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Precautions against jellyfish sting during diving operations

A member has reported that there has recently been a significant increase in the number of jellyfish in areas where previously few jellyfish had been encountered. Apart from the obvious risk of stinging, there is evidence of further medical issues associated with diving in the vicinity of jellyfish. This has become an increased problem in summer months.

On contacting jellyfish, there is a tendency for particles of tentacles to become attached to the diver’s suit. If these particles are not removed during the cleaning process, ‘dust’ remains on the surface of the suit during the drying process and can become airborne when returned to the diving chamber. Some divers may be allergic to this and suffer ill-effects.

When diving in an area suspected of being populated with jellyfish, Members are encouraged to adopt a thorough cleaning ‘routine’ and to take the following additional precautions:

  • Risk of jellyfish sting should be included in the job safety analysis (JSA) and risk assessments for diving tasks;
  • Umbilical recovery should always be carried out using gloves;
  • After locking out, dive suits should be pressure washed with fresh water and thoroughly rinsed;
  • Dive suits may then be dipped in the cleaning tank, and not prior to pressure wash, as this will result in contaminating the tank;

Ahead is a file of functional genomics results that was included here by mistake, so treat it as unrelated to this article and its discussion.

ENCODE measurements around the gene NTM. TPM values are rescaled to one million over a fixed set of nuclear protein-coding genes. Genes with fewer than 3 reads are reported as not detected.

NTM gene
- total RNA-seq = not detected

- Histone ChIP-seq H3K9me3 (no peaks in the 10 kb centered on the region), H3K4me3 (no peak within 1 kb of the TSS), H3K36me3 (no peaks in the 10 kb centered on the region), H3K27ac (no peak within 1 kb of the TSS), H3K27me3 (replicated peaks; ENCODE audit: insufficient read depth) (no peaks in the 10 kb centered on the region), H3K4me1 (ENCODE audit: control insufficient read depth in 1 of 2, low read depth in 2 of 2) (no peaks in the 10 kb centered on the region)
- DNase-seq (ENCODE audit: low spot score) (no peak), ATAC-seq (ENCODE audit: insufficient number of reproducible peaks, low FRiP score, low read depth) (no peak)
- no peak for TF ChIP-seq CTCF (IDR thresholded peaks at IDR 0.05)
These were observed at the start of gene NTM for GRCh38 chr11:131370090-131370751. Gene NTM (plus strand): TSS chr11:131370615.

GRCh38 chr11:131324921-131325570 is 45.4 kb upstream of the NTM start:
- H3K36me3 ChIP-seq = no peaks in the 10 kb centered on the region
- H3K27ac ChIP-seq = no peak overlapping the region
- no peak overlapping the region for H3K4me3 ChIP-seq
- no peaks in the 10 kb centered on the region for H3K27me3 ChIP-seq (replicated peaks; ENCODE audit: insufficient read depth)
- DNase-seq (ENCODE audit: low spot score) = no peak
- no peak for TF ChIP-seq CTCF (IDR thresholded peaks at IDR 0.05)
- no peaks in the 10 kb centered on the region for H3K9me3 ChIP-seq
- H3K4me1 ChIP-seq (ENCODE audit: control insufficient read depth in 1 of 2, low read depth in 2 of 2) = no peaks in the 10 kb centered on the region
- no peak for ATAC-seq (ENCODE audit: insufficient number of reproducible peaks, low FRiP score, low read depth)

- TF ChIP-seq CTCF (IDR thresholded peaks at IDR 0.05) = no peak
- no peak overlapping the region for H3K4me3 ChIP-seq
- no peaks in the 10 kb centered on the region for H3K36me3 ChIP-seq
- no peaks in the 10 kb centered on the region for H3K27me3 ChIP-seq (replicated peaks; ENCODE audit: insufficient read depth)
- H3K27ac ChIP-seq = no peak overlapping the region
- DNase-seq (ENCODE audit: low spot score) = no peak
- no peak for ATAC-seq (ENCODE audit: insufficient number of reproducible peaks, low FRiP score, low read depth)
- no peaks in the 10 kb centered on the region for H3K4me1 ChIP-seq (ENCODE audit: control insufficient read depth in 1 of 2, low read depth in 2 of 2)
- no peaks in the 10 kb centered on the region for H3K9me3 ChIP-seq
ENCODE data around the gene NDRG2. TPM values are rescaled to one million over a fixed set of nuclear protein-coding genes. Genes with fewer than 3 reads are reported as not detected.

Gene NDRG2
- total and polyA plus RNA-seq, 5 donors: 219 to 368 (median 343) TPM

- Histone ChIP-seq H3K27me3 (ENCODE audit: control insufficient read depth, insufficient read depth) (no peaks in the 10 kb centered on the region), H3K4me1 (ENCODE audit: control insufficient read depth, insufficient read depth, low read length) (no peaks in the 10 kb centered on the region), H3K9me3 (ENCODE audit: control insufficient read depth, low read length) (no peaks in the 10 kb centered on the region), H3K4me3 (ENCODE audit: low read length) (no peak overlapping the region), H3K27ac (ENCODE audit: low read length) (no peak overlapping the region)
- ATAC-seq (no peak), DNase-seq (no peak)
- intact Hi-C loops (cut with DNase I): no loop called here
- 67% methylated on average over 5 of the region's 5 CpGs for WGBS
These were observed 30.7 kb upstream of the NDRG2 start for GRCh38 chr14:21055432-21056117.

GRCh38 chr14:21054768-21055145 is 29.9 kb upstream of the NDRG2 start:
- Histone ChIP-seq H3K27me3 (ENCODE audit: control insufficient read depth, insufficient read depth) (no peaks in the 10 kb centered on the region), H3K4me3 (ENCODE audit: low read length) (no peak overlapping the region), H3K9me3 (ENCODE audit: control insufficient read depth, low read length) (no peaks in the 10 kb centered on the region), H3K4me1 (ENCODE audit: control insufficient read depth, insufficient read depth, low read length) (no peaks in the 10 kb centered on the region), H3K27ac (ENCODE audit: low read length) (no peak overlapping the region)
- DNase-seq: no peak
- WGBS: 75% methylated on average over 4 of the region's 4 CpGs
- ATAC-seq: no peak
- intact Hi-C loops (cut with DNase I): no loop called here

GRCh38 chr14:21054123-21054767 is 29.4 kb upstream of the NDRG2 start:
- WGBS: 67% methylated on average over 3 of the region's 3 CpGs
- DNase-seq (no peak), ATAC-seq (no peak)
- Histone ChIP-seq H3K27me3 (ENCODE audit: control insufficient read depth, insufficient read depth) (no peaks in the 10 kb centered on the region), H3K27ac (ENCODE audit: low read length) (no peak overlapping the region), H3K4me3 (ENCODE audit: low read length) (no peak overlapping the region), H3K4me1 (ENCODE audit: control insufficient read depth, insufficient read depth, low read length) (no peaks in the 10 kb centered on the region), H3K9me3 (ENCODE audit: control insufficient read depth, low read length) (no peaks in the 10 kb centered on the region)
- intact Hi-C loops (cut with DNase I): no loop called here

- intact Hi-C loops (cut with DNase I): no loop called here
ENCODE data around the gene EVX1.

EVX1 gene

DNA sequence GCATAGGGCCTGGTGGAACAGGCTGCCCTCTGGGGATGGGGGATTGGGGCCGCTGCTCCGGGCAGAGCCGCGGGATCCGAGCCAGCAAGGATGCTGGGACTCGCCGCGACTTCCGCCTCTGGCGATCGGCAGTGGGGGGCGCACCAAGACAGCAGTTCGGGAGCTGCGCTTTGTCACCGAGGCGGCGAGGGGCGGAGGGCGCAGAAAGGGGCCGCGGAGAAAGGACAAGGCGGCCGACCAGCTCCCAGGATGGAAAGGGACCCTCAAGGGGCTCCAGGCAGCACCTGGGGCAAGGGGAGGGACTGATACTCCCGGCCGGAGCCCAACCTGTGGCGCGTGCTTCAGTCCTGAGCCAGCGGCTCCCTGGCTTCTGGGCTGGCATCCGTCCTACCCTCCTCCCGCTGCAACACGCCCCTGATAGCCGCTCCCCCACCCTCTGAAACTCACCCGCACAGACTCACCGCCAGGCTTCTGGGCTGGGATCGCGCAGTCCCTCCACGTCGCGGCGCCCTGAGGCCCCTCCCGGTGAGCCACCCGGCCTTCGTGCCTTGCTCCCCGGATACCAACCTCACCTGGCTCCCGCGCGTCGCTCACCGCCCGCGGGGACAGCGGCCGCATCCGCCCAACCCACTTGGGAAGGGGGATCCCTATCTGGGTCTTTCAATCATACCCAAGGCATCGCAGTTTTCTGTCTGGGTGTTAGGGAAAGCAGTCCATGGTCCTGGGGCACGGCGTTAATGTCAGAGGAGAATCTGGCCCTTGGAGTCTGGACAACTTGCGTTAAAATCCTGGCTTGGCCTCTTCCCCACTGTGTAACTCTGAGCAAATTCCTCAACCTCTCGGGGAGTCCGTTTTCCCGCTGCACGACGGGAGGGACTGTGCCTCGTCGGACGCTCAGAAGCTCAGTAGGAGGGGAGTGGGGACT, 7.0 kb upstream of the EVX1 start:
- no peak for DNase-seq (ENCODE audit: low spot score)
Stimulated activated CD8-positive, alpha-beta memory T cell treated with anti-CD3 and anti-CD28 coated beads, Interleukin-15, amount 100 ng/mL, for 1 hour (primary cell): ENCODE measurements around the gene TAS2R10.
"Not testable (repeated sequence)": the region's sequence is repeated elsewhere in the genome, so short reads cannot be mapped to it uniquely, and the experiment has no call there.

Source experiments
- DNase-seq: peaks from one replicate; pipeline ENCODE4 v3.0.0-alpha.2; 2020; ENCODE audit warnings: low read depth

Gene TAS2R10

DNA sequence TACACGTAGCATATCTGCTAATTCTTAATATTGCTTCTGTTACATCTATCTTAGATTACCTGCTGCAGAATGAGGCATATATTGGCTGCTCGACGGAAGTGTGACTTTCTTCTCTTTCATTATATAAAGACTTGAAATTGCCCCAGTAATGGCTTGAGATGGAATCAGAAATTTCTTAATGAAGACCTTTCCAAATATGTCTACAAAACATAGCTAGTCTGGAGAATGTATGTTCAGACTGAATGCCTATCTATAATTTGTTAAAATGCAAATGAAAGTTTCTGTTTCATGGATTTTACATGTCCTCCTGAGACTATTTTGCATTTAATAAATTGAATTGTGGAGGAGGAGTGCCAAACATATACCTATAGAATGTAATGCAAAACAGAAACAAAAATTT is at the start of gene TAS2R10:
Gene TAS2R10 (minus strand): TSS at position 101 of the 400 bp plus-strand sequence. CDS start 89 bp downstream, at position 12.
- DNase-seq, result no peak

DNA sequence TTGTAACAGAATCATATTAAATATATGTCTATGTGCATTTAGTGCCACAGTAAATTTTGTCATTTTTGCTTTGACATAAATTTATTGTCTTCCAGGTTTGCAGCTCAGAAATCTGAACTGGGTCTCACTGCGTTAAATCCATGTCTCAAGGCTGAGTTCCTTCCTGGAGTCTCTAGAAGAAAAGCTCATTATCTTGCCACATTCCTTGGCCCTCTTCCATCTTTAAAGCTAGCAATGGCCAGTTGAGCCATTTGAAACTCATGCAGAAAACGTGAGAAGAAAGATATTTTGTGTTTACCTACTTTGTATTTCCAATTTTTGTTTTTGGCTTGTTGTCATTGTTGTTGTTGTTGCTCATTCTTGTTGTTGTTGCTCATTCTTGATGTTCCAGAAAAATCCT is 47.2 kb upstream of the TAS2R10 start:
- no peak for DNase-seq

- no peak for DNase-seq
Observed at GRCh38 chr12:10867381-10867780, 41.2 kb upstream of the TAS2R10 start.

• Consideration should be given to the use of over-suits which should be removed prior to re-entering the bell;
  • Divers’ umbilicals should be visually inspected and scrubbed (as required) on entry to the bell;
  • Ensure ship medic and diver medic technician (DMT) are made aware of jellyfish danger and understand first aid procedure;
  • Prior to locking cleaned and dried suits into the system they should be checked for surface residue (normally in the form of a ‘white’ flaky coating). If present it should be cleaned to remove the contaminant.

If these cleaning processes are not adhered to, the contamination on the suits can become ‘atomised’ during the blow-down (into saturation) process resulting in atmospheric dust. Through consultation with experts involved in the study of jellyfish, it has become recognised that dried jellyfish particulates can be an irritant specifically resulting in coughing while others in the fishing industry have recognised that dried nets can also result in skin rash during periods where high levels of jellyfish have been encountered.


Safety Event

Published: 10 November 2010
Download: IMCA SF 07/10

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